Brief Have Earnings for Graduate Degree Recipients Changed?
Using Multiple Datasets to Describe Typical Graduate Degree Earnings
Kristin Blagg
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Enrollment in American graduate degree programs is increasing, even as undergraduate enrollment declines continue in the wake of the COVID-19 pandemic. With rising numbers of graduate students, there has been increased attention on understanding the value of these degrees, especially master’s degrees. When more workers attain higher credentials, the value of this credential could be diluted, causing the typical worker to earn less than they did a decade ago. But the growth in graduate degrees could instead signal a growing economic need and increased job openings for workers with specialized skills that can be attained through graduate education.

Using data from the Current Population Survey and the American Community Survey and student survey data from the National Center for Education Statistics, this brief examines graduate degree attainment and workers’ earnings over the past 30 years. I use a broad, national lens to describe aggregate returns regardless of field of study, though research indicates that returns by field of study vary substantially.

Despite increasing numbers of workers obtaining graduate credentials, the data show overall earnings for workers with these degrees have held steady, or slightly increased, over time. These results could point to growing labor market demand for workers with graduate credentials, rather than a dilution of the value of graduate degrees attributable to oversupply. But findings also show the increasing amount of debt that students take on to attain these degrees. Between 2000 and 2016, the median debt among borrowers completing a graduate degree nearly doubled, in inflation-adjusted dollars.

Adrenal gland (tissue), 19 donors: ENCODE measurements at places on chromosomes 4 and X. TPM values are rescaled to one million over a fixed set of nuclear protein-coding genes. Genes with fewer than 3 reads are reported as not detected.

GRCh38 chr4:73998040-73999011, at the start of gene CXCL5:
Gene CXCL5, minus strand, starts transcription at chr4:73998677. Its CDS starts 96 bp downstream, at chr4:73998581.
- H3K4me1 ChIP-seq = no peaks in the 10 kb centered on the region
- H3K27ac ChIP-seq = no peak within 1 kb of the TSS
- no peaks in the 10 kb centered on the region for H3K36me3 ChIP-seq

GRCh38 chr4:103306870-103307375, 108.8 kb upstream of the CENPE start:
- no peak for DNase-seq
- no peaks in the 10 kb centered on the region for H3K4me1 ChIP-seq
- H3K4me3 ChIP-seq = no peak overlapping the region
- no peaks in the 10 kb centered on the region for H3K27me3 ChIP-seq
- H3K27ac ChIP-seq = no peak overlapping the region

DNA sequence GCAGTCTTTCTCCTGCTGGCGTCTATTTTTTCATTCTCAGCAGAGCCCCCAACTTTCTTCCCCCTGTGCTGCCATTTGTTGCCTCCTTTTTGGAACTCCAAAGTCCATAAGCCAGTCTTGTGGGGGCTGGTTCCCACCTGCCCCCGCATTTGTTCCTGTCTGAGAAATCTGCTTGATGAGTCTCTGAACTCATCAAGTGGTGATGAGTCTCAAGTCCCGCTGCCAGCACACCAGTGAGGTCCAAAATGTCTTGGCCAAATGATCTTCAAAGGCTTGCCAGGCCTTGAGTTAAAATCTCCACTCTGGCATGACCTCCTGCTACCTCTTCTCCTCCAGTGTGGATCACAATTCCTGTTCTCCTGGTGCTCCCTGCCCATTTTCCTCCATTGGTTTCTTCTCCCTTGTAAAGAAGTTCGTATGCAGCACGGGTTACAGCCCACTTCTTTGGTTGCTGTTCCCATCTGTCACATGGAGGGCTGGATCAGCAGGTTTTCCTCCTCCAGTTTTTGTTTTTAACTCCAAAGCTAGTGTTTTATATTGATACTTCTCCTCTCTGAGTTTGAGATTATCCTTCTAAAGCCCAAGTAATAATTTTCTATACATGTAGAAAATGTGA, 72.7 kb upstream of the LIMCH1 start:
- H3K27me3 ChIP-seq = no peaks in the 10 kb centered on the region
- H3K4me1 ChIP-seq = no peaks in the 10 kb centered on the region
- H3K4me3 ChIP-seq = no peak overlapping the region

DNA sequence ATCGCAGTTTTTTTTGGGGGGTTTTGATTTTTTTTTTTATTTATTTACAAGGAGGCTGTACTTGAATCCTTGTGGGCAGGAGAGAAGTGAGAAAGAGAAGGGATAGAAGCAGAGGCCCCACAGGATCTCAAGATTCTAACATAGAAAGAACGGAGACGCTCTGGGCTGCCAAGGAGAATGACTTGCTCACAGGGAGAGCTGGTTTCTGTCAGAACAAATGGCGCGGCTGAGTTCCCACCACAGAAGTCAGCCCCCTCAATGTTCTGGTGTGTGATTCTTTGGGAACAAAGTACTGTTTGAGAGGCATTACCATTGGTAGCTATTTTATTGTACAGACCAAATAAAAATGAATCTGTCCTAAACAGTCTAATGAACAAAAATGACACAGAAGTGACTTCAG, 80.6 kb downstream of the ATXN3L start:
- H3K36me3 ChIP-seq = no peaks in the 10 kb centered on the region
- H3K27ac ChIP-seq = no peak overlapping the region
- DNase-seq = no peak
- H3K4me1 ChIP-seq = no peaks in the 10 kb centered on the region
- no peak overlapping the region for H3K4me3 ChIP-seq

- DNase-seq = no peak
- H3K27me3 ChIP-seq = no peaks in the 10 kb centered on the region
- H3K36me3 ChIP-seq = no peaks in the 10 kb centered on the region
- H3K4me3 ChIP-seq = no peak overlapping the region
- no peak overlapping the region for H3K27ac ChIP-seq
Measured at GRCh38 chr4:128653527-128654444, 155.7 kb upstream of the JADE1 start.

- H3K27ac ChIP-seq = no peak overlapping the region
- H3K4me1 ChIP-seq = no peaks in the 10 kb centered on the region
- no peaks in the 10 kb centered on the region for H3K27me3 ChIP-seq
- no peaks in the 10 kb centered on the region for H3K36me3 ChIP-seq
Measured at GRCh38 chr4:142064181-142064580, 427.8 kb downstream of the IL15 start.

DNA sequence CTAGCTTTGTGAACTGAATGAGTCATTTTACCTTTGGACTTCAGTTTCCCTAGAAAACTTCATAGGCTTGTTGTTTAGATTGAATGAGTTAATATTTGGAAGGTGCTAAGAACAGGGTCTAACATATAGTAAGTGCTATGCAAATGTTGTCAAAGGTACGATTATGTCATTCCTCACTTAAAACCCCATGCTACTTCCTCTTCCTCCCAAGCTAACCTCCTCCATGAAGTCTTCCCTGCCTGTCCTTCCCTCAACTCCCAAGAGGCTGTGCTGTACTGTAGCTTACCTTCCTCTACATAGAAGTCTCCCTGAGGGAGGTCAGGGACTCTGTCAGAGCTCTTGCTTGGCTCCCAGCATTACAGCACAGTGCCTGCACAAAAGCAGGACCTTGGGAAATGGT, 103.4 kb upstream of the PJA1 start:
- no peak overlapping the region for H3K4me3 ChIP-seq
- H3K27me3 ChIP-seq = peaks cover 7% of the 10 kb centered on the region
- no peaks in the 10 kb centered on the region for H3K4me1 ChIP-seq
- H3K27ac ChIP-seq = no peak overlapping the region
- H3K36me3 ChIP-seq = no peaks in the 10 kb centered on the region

Although typical earnings for graduate degree recipients have remained level, the cost of a graduate degree, particularly in the form of student debt, has risen sharply, biting into the overall return on investment for graduate education. Combined with other risks, such as the possibility of not completing a program or enrolling in a program that produces lower-than-typical earnings, these results indicate that policymakers should still ensure graduate programs are producing an appropriate return on investment.

Research Areas Education
Tags Paying for college Higher education
Policy Centers Center on Education Data and Policy